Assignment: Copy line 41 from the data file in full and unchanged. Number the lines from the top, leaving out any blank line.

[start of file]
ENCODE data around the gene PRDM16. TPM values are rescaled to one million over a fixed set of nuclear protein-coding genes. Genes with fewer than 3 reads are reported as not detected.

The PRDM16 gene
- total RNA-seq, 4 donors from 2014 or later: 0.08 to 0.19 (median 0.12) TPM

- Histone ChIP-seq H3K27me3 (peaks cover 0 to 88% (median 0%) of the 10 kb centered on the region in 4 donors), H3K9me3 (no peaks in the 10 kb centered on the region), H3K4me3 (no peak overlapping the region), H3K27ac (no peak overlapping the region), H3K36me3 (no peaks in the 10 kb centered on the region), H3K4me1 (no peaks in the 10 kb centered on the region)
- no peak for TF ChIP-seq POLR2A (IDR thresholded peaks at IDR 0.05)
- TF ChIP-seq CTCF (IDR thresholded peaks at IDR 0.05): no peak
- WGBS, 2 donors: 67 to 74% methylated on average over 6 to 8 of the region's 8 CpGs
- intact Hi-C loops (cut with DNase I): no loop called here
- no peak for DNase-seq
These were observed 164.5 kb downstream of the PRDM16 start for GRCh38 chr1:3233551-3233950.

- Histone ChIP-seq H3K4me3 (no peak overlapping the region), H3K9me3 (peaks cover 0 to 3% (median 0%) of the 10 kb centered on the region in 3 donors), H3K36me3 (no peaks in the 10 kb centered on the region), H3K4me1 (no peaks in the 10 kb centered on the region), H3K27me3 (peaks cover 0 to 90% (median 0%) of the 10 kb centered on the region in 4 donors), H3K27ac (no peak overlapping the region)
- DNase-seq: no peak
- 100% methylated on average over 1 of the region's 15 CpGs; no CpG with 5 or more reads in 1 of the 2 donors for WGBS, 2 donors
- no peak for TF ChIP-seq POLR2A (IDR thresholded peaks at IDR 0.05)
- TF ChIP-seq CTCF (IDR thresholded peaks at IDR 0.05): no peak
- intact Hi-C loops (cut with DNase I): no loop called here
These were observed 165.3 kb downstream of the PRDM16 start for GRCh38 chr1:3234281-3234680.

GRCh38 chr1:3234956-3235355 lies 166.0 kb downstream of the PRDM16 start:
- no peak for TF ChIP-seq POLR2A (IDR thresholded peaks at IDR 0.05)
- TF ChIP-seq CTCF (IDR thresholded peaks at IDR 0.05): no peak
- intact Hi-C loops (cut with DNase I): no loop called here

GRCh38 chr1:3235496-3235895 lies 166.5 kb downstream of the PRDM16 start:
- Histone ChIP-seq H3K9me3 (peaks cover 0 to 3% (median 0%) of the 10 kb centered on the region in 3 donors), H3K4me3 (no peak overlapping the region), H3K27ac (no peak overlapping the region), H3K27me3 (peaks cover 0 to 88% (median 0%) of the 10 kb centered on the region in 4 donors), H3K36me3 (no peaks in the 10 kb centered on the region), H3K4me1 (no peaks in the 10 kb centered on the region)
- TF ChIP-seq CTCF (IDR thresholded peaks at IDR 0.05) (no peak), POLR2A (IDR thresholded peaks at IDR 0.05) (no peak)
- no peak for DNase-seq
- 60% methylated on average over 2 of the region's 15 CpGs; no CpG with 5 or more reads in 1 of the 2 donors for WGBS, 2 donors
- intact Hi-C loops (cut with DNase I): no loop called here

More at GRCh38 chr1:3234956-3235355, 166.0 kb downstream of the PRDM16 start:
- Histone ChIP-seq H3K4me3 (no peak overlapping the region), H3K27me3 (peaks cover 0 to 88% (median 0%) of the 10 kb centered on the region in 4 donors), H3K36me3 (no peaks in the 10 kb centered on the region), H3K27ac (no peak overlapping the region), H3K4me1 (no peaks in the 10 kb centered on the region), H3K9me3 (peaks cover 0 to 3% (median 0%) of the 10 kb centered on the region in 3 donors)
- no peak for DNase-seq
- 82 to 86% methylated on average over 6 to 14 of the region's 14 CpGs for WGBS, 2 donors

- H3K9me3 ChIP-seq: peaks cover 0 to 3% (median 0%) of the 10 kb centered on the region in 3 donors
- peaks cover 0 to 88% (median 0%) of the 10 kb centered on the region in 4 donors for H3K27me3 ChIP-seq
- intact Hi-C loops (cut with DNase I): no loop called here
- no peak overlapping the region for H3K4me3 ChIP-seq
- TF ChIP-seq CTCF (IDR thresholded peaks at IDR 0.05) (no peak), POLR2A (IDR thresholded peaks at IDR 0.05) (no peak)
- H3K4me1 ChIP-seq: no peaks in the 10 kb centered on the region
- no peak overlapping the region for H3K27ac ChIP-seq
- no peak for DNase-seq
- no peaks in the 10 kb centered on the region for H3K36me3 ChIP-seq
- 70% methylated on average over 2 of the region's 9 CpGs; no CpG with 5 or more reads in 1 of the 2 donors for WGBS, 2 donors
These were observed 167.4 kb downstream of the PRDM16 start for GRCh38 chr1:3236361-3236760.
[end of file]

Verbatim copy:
- 70% methylated on average over 2 of the region's 9 CpGs; no CpG with 5 or more reads in 1 of the 2 donors for WGBS, 2 donors